• If they do, some are better than others
why study defense procurement
Why study defense procurement?

Fiscal Expenditures, 2001

8%

Figures in Billons of 2001 Dollars

Total: $1.8 trillion

why study defense procurement7
Why study defense procurement?
  • If defense procurement is politically influenced, valuable resources are taken away from military readiness or other nondefense uses (Wheeler)
  • Discretion is surprisingly high in procurement
    • “When goods or services to be procured are … relatively uncomplicated, an agency generally advertises for bids … Agencies have little discretion in such cases… However, when the item to be procured is extremely complex—for example, a new weapons system—agencies need not advertise; instead they negotiate… Negotiation gives the agency considerable latitude in matters of choice.” Arnold (1979)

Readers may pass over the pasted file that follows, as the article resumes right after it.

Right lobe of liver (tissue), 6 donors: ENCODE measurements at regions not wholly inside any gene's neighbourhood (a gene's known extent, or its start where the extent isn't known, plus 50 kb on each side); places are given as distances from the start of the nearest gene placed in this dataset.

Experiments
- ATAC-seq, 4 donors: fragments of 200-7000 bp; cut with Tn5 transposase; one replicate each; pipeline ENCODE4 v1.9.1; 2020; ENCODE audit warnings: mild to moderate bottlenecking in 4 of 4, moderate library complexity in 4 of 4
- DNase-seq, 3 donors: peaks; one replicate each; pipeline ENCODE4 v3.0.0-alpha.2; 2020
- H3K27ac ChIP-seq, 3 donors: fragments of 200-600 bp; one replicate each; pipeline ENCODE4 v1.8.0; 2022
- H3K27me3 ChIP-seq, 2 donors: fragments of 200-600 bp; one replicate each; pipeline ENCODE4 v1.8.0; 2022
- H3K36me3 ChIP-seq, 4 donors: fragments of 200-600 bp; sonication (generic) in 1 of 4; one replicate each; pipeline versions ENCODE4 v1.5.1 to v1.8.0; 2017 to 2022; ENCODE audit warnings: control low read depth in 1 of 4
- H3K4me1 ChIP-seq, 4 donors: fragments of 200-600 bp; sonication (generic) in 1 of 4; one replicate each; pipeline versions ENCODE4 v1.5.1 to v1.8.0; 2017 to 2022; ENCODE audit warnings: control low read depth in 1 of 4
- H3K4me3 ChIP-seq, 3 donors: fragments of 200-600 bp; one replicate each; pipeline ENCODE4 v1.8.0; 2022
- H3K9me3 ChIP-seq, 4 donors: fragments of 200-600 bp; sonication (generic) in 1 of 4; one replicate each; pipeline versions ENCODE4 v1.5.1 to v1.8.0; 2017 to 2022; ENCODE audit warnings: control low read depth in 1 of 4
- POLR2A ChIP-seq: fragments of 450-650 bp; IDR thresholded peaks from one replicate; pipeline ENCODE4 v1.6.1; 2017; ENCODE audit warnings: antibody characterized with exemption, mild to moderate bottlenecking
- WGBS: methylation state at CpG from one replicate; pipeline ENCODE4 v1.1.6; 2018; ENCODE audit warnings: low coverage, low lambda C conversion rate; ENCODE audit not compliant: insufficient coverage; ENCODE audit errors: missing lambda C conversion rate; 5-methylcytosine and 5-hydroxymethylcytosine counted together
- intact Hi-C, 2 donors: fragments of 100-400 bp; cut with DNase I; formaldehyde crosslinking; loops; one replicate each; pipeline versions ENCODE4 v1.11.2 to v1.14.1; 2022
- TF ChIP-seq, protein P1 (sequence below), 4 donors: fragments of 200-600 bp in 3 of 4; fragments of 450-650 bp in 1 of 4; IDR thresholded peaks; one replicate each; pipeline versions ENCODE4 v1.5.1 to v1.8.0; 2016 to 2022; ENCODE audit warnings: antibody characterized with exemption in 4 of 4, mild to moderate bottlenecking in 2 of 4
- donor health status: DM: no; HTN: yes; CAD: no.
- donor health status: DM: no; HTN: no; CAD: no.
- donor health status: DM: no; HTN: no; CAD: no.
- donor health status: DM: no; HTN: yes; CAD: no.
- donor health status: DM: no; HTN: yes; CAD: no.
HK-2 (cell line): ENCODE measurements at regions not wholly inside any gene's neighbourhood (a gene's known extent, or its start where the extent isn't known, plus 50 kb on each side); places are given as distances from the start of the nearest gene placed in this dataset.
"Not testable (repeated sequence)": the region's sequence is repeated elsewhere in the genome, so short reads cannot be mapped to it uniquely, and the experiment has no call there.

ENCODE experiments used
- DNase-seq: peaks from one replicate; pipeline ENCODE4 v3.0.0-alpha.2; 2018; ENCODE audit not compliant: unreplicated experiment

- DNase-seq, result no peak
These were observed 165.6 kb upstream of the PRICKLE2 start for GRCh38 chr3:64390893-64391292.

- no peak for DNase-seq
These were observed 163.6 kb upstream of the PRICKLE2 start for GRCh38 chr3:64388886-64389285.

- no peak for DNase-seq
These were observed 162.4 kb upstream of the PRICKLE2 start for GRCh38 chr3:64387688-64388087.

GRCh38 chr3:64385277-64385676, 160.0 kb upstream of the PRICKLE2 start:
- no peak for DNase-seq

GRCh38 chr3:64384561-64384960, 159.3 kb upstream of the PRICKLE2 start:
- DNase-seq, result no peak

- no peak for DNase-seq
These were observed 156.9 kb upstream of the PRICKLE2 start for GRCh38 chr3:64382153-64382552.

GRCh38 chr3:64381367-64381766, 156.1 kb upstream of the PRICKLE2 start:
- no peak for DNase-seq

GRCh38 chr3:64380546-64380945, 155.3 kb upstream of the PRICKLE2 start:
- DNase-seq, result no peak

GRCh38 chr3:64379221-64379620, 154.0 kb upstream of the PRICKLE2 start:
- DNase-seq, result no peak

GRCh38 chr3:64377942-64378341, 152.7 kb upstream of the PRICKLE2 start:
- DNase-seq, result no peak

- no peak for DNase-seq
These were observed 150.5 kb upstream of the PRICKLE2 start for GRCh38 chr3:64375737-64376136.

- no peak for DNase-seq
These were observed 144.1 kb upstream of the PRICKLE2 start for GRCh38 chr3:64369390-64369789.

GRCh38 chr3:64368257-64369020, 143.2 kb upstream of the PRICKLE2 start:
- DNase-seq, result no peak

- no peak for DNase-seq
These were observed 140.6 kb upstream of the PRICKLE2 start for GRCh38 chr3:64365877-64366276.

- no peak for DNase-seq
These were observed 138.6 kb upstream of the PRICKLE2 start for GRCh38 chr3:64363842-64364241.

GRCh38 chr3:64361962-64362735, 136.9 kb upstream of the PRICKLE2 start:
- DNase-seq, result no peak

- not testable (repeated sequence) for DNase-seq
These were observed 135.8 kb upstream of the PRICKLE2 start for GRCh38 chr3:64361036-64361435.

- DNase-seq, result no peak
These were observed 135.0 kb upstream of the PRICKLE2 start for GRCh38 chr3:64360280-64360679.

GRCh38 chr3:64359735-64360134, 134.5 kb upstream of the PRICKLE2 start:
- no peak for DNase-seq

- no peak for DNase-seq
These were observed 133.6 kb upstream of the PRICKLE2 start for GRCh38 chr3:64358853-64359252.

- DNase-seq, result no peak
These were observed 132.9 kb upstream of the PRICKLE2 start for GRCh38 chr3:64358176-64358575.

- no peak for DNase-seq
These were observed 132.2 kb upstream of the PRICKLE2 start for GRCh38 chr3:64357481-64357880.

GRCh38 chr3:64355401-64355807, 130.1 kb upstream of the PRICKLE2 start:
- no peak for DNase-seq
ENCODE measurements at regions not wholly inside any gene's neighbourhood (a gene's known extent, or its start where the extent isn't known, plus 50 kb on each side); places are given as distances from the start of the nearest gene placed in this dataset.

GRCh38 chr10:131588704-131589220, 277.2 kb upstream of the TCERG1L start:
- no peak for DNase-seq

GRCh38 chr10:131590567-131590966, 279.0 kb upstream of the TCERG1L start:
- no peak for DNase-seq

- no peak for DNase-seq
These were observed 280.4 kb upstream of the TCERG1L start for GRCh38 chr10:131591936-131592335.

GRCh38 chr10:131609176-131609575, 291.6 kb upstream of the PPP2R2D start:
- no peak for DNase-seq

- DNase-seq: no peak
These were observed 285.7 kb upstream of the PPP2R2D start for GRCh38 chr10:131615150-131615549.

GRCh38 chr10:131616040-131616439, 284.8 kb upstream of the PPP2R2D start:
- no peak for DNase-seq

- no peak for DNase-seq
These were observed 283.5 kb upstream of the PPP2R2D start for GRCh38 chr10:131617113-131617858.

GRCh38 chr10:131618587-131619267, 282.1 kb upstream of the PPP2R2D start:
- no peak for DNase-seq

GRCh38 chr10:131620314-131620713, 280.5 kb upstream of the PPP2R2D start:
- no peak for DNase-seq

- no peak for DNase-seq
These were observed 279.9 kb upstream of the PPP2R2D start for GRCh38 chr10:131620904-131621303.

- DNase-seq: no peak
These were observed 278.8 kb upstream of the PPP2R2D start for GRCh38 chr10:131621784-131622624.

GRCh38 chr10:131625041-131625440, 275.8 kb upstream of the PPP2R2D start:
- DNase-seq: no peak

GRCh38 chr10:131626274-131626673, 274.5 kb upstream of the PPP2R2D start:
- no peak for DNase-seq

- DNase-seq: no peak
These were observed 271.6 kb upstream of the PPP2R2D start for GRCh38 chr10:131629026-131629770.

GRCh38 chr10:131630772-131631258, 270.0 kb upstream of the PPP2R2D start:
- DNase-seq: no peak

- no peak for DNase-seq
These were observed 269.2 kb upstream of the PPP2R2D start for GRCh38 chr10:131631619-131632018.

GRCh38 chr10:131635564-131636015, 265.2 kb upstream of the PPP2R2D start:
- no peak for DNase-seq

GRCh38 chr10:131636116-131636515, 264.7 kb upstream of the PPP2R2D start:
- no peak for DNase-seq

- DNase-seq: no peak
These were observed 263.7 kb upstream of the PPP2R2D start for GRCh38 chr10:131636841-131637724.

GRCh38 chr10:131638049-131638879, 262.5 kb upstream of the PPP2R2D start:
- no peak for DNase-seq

the puzzle
The Puzzle

How well do existing partisan theories of distributive politics explain the geographic distribution of defense procurement between congressional districts?

time period
Time Period
  • 98th-102nd Congresses: 1983-1992
  • Chosen to avoid major redistrictings
  • Republican presidents throughout this time
  • Democratic House
  • Republican Senate 98-99 congress
  • Major defense procurement changes
party and distributive politics
Party and Distributive Politics
  • Do parties matter? Lots of theoretical debate on this point, often revolving around roll call voting and committee representativeness
  • One empirical way to address the question is in the context of distributive politics
  • This is good because dollars are extremely clear as a description of policy and priorities